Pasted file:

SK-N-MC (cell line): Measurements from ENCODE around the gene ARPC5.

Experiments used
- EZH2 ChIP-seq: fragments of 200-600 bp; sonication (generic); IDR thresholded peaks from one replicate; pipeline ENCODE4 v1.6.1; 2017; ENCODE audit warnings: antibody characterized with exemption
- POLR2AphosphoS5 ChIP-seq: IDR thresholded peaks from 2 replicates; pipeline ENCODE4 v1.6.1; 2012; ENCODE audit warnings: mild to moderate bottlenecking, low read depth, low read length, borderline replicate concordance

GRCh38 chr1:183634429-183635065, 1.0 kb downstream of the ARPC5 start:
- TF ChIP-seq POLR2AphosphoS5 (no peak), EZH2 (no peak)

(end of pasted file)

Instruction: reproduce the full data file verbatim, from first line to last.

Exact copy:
SK-N-MC (cell line): Measurements from ENCODE around the gene ARPC5.

Experiments used
- EZH2 ChIP-seq: fragments of 200-600 bp; sonication (generic); IDR thresholded peaks from one replicate; pipeline ENCODE4 v1.6.1; 2017; ENCODE audit warnings: antibody characterized with exemption
- POLR2AphosphoS5 ChIP-seq: IDR thresholded peaks from 2 replicates; pipeline ENCODE4 v1.6.1; 2012; ENCODE audit warnings: mild to moderate bottlenecking, low read depth, low read length, borderline replicate concordance

GRCh38 chr1:183634429-183635065, 1.0 kb downstream of the ARPC5 start:
- TF ChIP-seq POLR2AphosphoS5 (no peak), EZH2 (no peak)